Your great great great great great grandmother would like you to eat…

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Sauerkraut

This topic itself seems sort of boring on the surface… like mildly interesting, with a “so what” aftertaste. Talking about water feels that way, but there’s nothing “so what” about water,  just go a day or 2 without it. What I’m saying is; please stick around a bit and see if we can’t turn this seemly “so what” into a “holy crap”.

 

Whether it’s vitamin D, multi-vitamins, probiotics, you name it, I’m always asked “Why is this  so important NOW? People have been living without supplements and other newage treehugger garbage for thousands of years. So why should we care now?”. Creationists and evolutionists can both agree that we haven’t changed much over the last couple thousand years. What has changed drastically is what we eat.

 

To really drive this point home, let’s imagine one of our ancestors living 300 years ago. If you’re familiar with your heritage, then you can imagine what foods they might have had available, how they were stored, and how they were prepared. Now that you’re mentally standing in their kitchen or pantry, how different do you think their grandparent’s kitchen or pantry would have looked? Probably not very different at all, right?  Now compare that with your own… see any differences yet? How about your own and what you remember of your grandparents as a kid. Any differences there?

 

The topic for today relates to this in two ways. First, they may be missing from your kitchen all together, and secondly, even if you think you have them, they are not likely the same as your ancestor’s or grandparent’s.

 

I’m talking about fermented foods. While most people instantly think of sauerkraut or pickles, fermented foods can be made from almost any vegetable. Fermented foods have been used for thousands of years by virtually every culture around the world. However, these foods have all but disappeared from the western diet.

 

The jar of sauerkraut in your pantry that you bought from the supermarket has been pasteurized. Pasteurization kills all the bacteria, good and bad, along with destroying the beneficial enzymes. The pickles in your fridge were pickled with vinegar; they weren’t fermented.

 

Fermented vegetables were a staple of our ancestors for up to 10 months out of the year and if you’re like most Americans, you haven’t eaten any in years, or maybe your entire life.

 

As a nation, our guts (digestive systems) are a mess. This is a HUGE problem for our health for more reason than I’m about to list. The vast majority of the nutrients that enter the body are absorbed in the guts, they are responsible for eliminating toxins, and decide what’s allowed to make it into our bodies and what’s not. Over 70% of our entire immune system comes from our guts. How can anyone expect to be healthy with unhealthy guts? Answer: they can’t… no way, no how!

 

Fermented foods were our ancestor’s probiotics (more info on probiotics). In fact, the number of probiotics in real sauerkraut would make most of the probiotic capsules on the market blush. Our ancestors ate probiotic rich foods almost daily, didn’t take antibiotics, didn’t eat meat that took antibiotics, and didn’t eat herbicides, pesticides, loads of sugar, or processed foods (all things that can devastate our gut flora).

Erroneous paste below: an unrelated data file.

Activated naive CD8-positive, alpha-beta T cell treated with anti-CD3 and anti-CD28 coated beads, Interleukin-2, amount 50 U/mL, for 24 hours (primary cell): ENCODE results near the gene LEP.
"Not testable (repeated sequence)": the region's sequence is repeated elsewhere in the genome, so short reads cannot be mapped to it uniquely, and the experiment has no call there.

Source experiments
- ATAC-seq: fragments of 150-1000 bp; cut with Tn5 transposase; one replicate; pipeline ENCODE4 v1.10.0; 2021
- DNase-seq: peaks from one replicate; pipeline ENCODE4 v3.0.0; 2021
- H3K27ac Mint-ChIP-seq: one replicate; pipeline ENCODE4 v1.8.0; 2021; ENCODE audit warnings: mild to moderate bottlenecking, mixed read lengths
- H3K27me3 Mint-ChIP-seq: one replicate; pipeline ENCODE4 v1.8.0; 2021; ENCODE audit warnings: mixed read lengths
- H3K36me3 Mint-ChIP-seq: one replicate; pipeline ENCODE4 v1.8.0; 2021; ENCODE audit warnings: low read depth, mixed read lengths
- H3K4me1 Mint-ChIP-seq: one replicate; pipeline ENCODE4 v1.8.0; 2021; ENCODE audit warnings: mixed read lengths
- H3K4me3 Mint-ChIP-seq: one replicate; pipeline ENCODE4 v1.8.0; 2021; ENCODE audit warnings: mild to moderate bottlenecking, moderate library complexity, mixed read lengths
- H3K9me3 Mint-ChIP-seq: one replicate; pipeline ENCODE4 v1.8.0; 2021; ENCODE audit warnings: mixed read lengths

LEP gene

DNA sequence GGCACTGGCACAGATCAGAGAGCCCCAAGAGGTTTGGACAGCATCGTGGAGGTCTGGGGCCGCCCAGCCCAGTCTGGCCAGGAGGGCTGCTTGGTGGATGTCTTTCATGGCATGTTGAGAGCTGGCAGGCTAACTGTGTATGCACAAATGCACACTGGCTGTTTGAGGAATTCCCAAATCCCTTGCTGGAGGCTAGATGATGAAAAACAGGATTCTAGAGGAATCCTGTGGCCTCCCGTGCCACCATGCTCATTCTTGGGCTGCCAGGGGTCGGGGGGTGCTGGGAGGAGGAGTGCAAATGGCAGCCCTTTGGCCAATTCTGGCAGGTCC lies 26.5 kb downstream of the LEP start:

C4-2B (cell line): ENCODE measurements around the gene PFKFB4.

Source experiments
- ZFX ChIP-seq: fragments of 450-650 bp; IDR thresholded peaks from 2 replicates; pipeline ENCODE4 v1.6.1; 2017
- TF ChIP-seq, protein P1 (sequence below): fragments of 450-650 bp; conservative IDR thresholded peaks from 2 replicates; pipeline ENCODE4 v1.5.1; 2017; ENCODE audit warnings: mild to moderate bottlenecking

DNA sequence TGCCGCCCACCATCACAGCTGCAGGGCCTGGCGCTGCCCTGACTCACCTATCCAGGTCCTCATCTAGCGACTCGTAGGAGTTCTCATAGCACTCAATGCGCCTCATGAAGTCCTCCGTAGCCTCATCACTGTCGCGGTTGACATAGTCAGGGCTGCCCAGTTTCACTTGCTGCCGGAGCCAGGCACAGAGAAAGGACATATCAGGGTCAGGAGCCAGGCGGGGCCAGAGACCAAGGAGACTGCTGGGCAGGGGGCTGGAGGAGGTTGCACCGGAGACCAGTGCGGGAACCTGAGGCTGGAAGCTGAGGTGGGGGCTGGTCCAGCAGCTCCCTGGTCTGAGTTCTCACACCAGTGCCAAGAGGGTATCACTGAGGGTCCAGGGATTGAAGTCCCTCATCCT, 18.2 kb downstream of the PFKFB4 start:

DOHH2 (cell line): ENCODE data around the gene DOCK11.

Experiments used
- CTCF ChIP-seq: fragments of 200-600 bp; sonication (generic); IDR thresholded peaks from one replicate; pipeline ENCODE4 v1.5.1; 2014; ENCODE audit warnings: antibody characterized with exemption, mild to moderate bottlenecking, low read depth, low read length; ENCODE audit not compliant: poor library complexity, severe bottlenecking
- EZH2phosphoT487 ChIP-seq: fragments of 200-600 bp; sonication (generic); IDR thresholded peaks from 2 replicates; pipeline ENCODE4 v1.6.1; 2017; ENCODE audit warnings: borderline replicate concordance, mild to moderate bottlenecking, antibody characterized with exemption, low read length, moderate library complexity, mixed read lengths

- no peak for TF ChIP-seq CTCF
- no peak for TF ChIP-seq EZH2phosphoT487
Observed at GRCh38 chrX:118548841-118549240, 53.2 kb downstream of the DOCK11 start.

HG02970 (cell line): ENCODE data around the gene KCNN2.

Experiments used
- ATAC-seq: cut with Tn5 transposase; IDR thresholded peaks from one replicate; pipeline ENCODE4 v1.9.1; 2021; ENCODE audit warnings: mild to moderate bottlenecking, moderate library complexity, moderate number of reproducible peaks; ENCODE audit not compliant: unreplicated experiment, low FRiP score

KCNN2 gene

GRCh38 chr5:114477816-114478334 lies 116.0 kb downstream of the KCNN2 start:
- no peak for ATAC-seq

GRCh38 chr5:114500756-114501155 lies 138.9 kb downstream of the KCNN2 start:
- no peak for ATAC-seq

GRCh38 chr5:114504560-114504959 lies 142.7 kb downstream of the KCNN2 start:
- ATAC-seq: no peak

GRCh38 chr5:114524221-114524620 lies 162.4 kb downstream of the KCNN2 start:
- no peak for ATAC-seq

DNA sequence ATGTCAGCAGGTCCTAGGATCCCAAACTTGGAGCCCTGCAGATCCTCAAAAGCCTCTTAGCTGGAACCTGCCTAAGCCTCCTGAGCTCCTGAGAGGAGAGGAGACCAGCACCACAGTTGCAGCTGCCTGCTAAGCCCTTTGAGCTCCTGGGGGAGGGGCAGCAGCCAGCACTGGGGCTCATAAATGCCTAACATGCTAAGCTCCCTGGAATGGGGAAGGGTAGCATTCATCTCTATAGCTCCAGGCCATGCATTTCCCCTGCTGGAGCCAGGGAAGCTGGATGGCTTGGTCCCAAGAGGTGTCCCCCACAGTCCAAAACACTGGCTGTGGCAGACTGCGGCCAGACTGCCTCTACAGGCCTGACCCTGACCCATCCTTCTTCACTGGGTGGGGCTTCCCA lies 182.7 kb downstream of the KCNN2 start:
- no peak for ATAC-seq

In addition to probiotics, an argument could easily be made that fermented vegetables are actually better for us than raw, fresh vegetables. I’m not kidding! Here are some of the benefits in no particular order:

 

  • Fermented foods are easier to digest – the fermentation process goes to work on the vegetables, which puts less of a burden on your digestive system.

  • Fermented foods are actually higher in vitamins – not only does fermentation preserve the vitamin content, it enhances it… especially B vitamins.

  • Fermented foods have more enzyme activity –  it’s hard for the body to access all the great enzymes contained in raw vegetables; fermentation makes them readily available.

  • Fermented foods are more absorbable – this ties into a couple of the above points, but stands on it’s own as well. Raw vegetables can be very hard for the body to break down completely. Many of the nutrients (vitamins, minerals, phytochemicals, enzymes) simply never have a chance to be absorbed.

  • Fermented foods are lower in carbohydrates – sugar is converted to lactic acid in the fermentation process.

 

Not only is fermentation good for you, it’s practical too. It’s easy, fun, cheap, and extends the life of your garden… or your neighbors (just sayin’). There are several great websites and books to learn all you need to know about fermenting your own vegetables. Here’s a couple resources to get you started.

 

Well, I hope I’ve peaked your interest enough to look into fermentation.  I truly believe it’s a vital piece of our heritage and health. If you’re one of the few savvy folks still fermenting, then please share some of your experience in the comments. Also, if you’d like to know more about how the process works, I’d be happy to write on that in the next couple weeks… just let me know.

 

sauerkraut photo by cheeseslave (flickr creative commons)

About 

Co-Founder of NutritionGeeks, retired USAPL drug-free powerlifter, volunteer youth wrestling coach, father of 3 amazing boys and interested in all things health

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